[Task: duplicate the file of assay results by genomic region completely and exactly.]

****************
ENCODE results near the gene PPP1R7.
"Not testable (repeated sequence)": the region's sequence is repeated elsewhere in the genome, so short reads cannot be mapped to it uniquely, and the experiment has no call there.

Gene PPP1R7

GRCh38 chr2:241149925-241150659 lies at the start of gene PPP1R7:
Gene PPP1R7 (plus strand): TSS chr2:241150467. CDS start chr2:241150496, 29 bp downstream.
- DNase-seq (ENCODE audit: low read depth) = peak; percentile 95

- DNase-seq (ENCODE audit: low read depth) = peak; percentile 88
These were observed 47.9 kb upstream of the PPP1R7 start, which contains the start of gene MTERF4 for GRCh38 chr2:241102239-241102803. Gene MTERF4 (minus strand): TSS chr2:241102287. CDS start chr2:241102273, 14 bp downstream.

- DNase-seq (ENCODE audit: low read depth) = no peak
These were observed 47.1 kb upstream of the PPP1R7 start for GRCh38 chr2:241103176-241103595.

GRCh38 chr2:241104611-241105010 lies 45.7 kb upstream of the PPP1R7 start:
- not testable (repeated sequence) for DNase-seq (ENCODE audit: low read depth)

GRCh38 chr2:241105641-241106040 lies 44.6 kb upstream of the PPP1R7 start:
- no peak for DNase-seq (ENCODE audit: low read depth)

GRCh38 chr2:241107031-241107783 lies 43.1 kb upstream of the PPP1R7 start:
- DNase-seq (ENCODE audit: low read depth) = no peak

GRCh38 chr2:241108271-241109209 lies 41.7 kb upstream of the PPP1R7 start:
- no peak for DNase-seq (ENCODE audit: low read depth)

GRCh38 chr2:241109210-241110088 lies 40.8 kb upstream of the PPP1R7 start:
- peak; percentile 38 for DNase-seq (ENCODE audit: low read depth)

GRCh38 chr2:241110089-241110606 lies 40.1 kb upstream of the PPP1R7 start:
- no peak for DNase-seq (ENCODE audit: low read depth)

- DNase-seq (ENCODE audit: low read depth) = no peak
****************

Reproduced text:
ENCODE results near the gene PPP1R7.
"Not testable (repeated sequence)": the region's sequence is repeated elsewhere in the genome, so short reads cannot be mapped to it uniquely, and the experiment has no call there.

Gene PPP1R7

GRCh38 chr2:241149925-241150659 lies at the start of gene PPP1R7:
Gene PPP1R7 (plus strand): TSS chr2:241150467. CDS start chr2:241150496, 29 bp downstream.
- DNase-seq (ENCODE audit: low read depth) = peak; percentile 95

- DNase-seq (ENCODE audit: low read depth) = peak; percentile 88
These were observed 47.9 kb upstream of the PPP1R7 start, which contains the start of gene MTERF4 for GRCh38 chr2:241102239-241102803. Gene MTERF4 (minus strand): TSS chr2:241102287. CDS start chr2:241102273, 14 bp downstream.

- DNase-seq (ENCODE audit: low read depth) = no peak
These were observed 47.1 kb upstream of the PPP1R7 start for GRCh38 chr2:241103176-241103595.

GRCh38 chr2:241104611-241105010 lies 45.7 kb upstream of the PPP1R7 start:
- not testable (repeated sequence) for DNase-seq (ENCODE audit: low read depth)

GRCh38 chr2:241105641-241106040 lies 44.6 kb upstream of the PPP1R7 start:
- no peak for DNase-seq (ENCODE audit: low read depth)

GRCh38 chr2:241107031-241107783 lies 43.1 kb upstream of the PPP1R7 start:
- DNase-seq (ENCODE audit: low read depth) = no peak

GRCh38 chr2:241108271-241109209 lies 41.7 kb upstream of the PPP1R7 start:
- no peak for DNase-seq (ENCODE audit: low read depth)

GRCh38 chr2:241109210-241110088 lies 40.8 kb upstream of the PPP1R7 start:
- peak; percentile 38 for DNase-seq (ENCODE audit: low read depth)

GRCh38 chr2:241110089-241110606 lies 40.1 kb upstream of the PPP1R7 start:
- no peak for DNase-seq (ENCODE audit: low read depth)

- DNase-seq (ENCODE audit: low read depth) = no peak